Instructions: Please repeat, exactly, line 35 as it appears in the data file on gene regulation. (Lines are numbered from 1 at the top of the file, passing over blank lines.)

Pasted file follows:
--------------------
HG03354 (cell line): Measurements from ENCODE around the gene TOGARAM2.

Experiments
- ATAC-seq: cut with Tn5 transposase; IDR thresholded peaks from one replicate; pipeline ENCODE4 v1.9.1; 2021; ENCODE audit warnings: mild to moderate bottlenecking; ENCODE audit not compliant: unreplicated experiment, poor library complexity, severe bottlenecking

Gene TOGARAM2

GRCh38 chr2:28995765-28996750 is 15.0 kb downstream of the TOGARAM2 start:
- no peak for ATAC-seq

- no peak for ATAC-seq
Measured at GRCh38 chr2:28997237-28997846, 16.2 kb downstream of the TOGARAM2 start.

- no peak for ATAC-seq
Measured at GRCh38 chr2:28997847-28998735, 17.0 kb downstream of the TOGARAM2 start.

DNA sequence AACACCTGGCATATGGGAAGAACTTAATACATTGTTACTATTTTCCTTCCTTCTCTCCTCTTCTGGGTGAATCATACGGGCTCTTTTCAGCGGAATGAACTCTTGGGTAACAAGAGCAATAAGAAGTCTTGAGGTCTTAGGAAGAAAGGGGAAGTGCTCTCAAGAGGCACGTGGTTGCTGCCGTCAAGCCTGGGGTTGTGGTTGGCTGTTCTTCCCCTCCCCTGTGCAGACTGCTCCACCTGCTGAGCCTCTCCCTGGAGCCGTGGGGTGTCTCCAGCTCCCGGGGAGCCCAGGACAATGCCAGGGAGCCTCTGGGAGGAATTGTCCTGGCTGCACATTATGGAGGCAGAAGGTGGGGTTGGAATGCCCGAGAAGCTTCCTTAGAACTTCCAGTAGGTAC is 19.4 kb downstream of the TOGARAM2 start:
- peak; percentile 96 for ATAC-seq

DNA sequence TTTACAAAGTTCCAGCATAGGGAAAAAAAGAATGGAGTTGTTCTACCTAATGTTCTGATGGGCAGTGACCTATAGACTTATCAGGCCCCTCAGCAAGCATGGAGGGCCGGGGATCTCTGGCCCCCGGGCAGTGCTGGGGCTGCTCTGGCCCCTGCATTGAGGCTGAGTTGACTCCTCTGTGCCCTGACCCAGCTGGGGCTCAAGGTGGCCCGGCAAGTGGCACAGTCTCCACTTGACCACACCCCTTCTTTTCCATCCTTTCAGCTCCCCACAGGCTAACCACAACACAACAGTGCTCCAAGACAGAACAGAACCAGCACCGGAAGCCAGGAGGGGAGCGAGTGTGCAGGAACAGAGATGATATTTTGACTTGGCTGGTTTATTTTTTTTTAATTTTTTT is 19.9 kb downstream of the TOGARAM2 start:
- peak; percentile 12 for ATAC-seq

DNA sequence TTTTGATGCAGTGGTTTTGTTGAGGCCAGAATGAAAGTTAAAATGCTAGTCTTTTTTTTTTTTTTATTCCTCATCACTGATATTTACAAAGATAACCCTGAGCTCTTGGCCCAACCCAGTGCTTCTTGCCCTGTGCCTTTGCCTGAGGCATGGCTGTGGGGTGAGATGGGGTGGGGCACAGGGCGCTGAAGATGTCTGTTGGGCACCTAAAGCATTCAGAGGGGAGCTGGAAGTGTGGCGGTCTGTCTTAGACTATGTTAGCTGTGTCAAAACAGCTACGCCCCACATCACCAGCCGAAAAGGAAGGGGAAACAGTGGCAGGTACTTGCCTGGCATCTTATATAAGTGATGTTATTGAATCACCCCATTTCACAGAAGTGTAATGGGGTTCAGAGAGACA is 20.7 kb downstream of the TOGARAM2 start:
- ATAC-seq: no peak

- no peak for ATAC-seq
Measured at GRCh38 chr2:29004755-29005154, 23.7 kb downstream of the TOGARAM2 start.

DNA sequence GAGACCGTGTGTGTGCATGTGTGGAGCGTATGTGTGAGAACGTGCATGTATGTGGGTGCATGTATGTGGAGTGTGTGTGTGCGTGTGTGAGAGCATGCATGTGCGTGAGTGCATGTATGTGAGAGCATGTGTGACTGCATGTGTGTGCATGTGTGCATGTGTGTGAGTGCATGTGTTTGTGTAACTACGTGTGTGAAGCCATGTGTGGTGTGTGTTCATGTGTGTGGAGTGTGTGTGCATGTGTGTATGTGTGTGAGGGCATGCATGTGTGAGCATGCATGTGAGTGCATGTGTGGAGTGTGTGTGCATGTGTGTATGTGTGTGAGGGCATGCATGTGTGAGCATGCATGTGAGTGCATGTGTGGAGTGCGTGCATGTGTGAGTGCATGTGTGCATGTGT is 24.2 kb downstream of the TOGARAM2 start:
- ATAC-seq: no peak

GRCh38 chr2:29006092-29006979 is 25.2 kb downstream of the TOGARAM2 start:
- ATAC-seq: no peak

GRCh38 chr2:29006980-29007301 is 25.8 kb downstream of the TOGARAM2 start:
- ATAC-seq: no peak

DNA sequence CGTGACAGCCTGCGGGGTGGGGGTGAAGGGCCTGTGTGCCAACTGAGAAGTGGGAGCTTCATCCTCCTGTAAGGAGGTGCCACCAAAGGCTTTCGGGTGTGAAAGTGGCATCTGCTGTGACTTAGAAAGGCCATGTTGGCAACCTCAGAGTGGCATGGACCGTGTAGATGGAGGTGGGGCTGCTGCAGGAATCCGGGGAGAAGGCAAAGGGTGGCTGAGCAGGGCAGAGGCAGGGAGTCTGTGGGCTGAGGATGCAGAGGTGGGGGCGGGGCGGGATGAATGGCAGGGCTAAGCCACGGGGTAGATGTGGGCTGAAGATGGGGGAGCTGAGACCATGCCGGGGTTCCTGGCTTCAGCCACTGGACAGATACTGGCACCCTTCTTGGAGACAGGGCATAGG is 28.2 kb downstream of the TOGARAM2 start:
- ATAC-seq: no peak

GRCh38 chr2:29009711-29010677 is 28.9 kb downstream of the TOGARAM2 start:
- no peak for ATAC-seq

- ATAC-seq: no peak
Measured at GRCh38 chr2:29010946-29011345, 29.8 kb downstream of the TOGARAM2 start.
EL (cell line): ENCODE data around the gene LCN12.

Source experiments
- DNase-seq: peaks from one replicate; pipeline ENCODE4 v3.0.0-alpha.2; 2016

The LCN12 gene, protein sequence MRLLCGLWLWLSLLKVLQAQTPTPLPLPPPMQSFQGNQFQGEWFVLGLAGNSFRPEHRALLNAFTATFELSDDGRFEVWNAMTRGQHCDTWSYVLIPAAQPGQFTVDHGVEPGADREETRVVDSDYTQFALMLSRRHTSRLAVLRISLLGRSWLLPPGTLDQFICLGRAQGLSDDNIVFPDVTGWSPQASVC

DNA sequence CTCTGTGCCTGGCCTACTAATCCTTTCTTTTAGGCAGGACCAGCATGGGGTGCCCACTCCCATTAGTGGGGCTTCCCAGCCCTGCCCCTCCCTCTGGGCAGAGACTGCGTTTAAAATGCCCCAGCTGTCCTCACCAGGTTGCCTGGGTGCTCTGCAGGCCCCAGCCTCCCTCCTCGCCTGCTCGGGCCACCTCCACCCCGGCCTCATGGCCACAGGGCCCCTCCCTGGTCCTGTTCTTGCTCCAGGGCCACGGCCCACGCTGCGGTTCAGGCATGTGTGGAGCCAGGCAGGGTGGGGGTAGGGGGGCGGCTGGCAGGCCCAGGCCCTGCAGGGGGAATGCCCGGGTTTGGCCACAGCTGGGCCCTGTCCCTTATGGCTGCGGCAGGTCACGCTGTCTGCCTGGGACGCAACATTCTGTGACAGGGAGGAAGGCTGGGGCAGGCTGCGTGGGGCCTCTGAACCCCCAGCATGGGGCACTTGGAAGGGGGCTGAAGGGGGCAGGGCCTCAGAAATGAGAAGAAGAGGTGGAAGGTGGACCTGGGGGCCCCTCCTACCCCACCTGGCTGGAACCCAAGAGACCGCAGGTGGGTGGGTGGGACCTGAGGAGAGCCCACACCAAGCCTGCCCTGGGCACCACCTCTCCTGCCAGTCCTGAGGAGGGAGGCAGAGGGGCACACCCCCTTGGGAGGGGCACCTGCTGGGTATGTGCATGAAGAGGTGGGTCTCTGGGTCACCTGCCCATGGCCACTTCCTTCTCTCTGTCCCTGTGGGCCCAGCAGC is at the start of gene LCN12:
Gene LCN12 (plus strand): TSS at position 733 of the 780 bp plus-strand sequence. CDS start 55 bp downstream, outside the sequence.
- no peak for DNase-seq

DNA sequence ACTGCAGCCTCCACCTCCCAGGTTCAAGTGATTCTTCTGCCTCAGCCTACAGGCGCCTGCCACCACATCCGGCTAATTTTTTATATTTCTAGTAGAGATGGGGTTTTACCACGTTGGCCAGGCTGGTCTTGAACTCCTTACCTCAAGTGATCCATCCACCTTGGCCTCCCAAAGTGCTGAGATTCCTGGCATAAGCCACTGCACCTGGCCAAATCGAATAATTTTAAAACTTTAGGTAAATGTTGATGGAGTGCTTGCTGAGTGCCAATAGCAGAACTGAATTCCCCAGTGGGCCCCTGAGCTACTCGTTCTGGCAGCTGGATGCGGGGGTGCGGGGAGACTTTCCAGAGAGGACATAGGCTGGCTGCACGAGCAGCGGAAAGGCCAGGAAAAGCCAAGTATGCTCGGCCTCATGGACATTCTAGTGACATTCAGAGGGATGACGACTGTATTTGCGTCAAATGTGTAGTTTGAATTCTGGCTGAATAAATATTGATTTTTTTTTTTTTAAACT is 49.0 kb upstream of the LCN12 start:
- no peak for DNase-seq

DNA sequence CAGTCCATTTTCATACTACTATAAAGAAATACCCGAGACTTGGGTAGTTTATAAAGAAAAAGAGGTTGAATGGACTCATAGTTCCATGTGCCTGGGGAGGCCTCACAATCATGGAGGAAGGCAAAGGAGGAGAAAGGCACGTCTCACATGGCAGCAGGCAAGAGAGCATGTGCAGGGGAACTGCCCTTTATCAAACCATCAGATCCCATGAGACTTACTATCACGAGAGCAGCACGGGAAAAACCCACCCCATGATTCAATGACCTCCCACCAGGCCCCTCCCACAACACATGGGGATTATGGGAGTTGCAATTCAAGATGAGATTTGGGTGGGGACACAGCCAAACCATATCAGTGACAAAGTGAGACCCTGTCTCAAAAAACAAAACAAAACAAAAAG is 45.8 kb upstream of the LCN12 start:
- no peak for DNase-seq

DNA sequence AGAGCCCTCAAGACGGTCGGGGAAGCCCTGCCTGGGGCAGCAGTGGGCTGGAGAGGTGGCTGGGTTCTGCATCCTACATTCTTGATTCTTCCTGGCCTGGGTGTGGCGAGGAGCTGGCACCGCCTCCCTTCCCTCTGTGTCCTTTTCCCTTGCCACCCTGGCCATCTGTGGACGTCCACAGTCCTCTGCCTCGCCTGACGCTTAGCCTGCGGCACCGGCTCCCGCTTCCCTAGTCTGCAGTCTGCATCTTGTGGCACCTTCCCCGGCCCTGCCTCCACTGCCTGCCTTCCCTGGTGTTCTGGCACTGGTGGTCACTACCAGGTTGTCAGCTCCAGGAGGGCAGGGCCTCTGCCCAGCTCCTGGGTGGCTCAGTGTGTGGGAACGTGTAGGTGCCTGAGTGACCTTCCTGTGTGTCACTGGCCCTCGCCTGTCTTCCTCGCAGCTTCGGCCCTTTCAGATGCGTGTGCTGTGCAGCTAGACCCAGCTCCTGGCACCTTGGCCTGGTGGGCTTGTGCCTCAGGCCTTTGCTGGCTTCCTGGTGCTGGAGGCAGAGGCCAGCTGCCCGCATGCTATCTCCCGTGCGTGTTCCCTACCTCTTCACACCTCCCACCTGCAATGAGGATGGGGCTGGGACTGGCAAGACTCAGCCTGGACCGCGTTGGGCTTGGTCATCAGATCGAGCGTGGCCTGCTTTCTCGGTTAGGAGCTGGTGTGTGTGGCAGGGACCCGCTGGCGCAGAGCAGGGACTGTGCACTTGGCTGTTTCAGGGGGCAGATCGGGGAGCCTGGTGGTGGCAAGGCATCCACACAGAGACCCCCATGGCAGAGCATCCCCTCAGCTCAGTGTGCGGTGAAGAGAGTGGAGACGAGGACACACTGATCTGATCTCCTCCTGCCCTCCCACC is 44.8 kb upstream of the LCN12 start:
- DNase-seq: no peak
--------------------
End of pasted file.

DNA sequence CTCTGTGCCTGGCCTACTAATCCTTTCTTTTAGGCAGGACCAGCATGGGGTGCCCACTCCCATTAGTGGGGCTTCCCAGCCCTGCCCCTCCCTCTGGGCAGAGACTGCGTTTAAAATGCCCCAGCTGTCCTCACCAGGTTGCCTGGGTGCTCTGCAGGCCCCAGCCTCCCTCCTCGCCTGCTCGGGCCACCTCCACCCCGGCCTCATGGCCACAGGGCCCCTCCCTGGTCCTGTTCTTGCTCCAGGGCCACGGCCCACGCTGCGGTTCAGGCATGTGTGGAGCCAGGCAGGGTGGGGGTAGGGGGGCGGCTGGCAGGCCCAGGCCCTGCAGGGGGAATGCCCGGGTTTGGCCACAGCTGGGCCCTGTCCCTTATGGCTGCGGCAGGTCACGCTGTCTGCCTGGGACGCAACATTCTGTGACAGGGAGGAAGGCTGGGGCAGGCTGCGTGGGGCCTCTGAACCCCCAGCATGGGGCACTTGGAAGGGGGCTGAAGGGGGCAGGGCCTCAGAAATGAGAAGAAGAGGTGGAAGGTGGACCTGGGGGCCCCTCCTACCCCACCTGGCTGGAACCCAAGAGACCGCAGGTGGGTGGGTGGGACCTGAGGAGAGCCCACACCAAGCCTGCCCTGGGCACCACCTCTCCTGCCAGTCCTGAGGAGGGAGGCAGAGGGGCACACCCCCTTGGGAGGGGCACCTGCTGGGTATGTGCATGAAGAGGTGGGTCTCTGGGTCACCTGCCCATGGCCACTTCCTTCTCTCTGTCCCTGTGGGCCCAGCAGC is at the start of gene LCN12: